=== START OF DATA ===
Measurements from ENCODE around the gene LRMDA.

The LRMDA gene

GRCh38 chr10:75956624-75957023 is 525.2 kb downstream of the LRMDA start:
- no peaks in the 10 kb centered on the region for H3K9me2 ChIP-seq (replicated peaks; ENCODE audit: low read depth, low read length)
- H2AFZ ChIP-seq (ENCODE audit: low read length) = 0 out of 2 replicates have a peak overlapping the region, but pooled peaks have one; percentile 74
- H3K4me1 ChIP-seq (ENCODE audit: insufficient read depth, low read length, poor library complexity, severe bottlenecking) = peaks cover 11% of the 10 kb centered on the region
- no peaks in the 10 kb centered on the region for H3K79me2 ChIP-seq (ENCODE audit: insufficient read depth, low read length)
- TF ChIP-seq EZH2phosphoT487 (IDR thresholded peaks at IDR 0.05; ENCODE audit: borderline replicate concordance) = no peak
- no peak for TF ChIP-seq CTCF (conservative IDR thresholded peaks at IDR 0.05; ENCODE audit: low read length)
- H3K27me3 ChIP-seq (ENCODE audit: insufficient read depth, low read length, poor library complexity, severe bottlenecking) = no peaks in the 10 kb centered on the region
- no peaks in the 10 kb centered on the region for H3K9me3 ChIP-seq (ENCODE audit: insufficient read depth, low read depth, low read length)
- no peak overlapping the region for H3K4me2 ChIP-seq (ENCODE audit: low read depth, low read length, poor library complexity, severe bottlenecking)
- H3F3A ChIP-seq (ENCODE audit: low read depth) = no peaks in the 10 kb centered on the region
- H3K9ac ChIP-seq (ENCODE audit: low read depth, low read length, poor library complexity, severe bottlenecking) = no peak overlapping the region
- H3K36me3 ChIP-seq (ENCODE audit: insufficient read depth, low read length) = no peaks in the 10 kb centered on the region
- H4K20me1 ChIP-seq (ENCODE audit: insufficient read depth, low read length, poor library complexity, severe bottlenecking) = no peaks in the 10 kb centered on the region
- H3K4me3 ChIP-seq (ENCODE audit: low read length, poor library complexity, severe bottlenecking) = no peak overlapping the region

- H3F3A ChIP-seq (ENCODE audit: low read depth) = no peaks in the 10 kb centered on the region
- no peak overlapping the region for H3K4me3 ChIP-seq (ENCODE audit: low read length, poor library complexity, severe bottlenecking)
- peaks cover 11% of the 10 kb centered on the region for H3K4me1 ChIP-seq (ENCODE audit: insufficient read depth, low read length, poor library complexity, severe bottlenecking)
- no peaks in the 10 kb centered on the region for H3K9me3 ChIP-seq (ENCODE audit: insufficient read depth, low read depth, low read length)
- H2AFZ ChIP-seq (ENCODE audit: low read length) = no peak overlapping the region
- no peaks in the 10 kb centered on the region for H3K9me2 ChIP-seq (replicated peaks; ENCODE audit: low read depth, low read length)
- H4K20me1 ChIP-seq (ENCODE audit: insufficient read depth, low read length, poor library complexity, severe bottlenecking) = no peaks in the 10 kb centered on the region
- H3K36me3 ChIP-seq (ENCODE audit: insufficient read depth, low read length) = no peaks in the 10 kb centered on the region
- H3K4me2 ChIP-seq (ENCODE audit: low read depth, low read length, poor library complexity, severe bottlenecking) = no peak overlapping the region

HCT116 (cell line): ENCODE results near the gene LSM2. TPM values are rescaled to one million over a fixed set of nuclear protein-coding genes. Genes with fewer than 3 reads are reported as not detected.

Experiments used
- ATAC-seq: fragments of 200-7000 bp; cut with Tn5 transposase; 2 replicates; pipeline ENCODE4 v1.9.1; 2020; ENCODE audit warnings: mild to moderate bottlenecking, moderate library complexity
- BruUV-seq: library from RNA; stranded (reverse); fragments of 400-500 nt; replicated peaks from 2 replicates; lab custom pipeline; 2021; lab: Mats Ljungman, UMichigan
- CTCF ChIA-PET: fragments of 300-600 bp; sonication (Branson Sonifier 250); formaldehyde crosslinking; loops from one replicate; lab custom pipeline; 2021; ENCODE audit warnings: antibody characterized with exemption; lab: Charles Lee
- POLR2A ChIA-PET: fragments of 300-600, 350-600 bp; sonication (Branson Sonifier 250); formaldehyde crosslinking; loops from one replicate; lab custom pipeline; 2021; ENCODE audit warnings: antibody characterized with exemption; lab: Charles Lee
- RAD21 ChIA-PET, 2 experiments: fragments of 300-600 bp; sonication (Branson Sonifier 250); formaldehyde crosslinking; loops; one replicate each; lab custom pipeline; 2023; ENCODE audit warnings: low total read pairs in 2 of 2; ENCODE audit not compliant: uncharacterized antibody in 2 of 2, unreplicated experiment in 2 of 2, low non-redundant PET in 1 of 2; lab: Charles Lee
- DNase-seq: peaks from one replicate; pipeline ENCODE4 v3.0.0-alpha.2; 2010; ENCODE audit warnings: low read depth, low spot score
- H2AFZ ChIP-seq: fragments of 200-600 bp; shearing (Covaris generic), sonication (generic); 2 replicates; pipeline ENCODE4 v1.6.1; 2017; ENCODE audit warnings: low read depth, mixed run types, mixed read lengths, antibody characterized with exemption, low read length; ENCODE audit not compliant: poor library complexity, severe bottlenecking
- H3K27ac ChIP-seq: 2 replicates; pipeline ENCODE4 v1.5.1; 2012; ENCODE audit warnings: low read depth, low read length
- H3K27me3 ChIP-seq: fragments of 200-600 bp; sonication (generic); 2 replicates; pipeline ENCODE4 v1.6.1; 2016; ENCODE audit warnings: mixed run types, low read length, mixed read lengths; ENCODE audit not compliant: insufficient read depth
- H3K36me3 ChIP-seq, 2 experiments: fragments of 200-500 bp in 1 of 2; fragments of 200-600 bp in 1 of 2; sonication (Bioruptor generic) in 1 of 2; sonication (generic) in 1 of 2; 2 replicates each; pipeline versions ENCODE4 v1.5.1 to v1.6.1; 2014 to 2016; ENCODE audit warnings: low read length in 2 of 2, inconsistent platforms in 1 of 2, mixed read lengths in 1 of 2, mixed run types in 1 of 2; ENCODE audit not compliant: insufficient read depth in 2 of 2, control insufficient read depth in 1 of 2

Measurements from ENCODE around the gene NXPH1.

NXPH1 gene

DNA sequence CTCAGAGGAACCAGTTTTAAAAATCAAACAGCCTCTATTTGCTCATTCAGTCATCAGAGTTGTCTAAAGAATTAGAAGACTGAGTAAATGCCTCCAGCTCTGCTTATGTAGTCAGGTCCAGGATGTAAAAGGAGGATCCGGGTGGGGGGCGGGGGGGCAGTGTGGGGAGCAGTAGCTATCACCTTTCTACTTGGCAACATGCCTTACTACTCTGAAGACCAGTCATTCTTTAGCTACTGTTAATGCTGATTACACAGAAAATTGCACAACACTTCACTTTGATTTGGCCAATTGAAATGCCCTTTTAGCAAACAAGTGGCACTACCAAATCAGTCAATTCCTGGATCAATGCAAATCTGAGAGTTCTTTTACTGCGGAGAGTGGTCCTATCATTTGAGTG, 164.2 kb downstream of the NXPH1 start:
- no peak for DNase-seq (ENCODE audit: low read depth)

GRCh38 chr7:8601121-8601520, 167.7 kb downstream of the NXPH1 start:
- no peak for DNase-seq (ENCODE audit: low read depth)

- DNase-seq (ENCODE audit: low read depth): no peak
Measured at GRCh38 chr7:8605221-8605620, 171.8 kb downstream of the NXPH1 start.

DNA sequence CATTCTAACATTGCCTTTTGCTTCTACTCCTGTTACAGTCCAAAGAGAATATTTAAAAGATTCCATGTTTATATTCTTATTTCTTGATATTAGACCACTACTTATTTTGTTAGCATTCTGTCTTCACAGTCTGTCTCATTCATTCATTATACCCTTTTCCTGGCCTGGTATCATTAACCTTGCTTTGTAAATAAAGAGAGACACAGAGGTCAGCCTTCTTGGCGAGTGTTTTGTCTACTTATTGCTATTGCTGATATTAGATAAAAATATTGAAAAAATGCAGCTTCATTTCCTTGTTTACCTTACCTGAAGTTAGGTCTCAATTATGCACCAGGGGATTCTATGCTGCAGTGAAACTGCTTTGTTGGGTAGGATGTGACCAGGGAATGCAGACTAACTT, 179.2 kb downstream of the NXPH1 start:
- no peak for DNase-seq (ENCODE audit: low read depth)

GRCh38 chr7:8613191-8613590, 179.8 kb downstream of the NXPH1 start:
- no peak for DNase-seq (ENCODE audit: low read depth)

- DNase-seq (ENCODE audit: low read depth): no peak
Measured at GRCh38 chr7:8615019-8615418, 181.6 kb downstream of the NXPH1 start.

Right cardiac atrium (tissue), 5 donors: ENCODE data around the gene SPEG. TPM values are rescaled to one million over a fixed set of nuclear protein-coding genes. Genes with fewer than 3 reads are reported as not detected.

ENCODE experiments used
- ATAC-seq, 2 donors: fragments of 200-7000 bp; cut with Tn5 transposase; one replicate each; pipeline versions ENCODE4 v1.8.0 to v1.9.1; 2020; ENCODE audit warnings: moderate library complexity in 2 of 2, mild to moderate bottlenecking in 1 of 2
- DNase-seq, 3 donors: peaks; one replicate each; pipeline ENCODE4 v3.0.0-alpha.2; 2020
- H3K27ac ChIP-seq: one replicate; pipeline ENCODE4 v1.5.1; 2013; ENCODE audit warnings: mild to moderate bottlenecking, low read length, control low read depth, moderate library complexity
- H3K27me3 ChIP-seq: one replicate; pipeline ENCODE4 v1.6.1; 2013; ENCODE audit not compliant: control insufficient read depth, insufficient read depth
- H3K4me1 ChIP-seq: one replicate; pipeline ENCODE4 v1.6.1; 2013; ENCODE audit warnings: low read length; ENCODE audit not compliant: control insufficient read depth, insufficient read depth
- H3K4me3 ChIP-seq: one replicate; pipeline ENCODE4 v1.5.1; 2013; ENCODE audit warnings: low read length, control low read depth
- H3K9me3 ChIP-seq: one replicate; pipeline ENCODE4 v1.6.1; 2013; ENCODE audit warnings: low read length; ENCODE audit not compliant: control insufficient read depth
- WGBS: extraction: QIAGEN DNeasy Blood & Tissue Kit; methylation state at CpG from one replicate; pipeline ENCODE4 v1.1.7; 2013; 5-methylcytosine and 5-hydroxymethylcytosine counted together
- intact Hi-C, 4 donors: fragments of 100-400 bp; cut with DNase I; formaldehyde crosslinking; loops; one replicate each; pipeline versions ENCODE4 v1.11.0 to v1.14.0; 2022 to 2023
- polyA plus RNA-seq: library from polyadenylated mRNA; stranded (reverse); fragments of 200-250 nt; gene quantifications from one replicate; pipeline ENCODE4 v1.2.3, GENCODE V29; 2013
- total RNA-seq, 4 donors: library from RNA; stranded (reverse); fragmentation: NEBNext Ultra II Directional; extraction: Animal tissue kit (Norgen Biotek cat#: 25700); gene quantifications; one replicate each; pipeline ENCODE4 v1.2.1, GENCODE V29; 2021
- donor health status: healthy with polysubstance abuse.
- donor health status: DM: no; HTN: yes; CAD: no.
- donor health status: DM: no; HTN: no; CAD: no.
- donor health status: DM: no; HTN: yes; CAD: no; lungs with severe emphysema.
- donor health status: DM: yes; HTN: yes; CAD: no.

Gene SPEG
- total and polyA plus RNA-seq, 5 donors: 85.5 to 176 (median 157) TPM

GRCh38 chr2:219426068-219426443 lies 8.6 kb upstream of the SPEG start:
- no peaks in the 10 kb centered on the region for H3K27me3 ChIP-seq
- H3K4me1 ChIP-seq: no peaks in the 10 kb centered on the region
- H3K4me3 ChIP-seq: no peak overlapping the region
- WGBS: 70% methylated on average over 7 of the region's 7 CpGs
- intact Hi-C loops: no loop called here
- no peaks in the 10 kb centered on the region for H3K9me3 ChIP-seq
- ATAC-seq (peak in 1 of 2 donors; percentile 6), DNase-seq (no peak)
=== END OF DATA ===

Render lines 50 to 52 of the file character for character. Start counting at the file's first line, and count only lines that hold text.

- no peak for DNase-seq (ENCODE audit: low read depth)

- DNase-seq (ENCODE audit: low read depth): no peak
Measured at GRCh38 chr7:8615019-8615418, 181.6 kb downstream of the NXPH1 start.